By Paul Boston
We often hear in our organizations terms such as organizational performance improvement, change management performance, performance measures, performance coaching, performance improvement plans… Well, you get the idea. I am guilty as well of using the word “performance” as most of us do, because it is our professional area of expertise. Do you ever get the feeling the word “performance” appears even more frequently outside our professional world?
One of the reasons we hear this word so much in mainstream business media is because we are undergoing a cultural shift within many businesses and organizations. It is a move away from the “production” mentality toward the “human performance” mentality, and this is not an easy shift for some organizations and industries.
After the 2008 market crash, some organizations started to recognize the need to move toward a human performance model to stay innovative and competitive in this new and rapidly evolving world economy. They realized the need to move beyond simple numeric production outputs and start looking at the quality and the cost it takes to achieve organizational results. I often ask my clients “what does great performance look like,” and I am never surprised at the wide range of answers. However, most responses have similarities such as exceed organizational goals, achieve 5% increase in productivity, or reach 20% increase in revenue. The answers tend to be the traditional quantifiable performance goals.
However, organizations that have redefined organizational performance and are moving toward the human performance model have undergone a cultural shift in thinking about how they achieve their goals and objectives. Here are some of the performance “how-tos” they use to remain competitive and innovative and produce measurable performance results.
Make real-time performance decisions
After the strategic plans have been developed and organizational goals and objectives are established, action must take place to transform a strategic plan into actual performance results. People who work in the new human performance organizations are given the ability to make real-time performance decisions based on changes and challenges within the market, with their clients, or in their own organizations. Sometimes these decisions achieve the desired outcomes, and sometimes they do not. But having the ability to continuously make real-time performance decisions allows them to realign and ultimately achieve their goals and objectives.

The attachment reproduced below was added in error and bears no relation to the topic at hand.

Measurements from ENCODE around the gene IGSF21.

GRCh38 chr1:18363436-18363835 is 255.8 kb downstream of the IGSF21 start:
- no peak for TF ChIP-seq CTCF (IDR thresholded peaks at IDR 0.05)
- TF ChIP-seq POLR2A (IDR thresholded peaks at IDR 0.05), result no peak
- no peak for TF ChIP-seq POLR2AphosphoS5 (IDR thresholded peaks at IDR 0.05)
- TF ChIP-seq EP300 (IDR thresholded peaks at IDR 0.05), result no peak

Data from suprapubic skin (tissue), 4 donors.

Failure is part of performance
Whether we like it or not, usually the best performing people, teams, and organizations have experienced failure and setbacks, which have led to their greatest performance (just look at Apple!). The new human performance organizations have removed the stigma and fear associated with failure. They let their people and teams make the real-time performance decisions; see what works and what does not work; and then apply those insights, which often leads to exceeding organizational goals and objectives. When viewed correctly, failure is often the best way to improve performance.
Great performance starts with great people
Like the term success, great performance means different things to different people. Understanding what great performance looks like in your organization and hiring to create that culture have never been more important than now. Organizations that have shifted away from the production mindset and toward the human performance mindset now look at their potential new hires from the point of view of how well a person will perform in the organization (they are looking at attitudes, values, and behaviors). During the hiring process, they spend time getting to know the actual person beyond the simple checklist of qualifications.
Organizations that have moved beyond the production mindset and now focus on the human performance are starting to embrace new opportunities and are able to continue growing within our new world economy.
About the Author
Paul Boston is the president of Actus Performance Inc., a high-performance development firm. With an undergraduate degree in consumer behavior, Paul started his professional career working in the fast pace and demanding world of marketing and advertising with Fortune 500 companies and organizations around the globe. At the same, Paul started racing at the elite level of triathlons and qualified four times for the World Triathlon Championships and started to discover performance similarities between his athletic and professional career. It was then Paul went back to school to study adult training and development, specializing in workplace performance skills. As an organizational high-performance development specialist, Paul works with clients helping them to understand the fundamental performance values, attitudes, and skills people, teams, and organizations need in our ever-changing modern day work world. For more information, please visit www.actusperformance.com.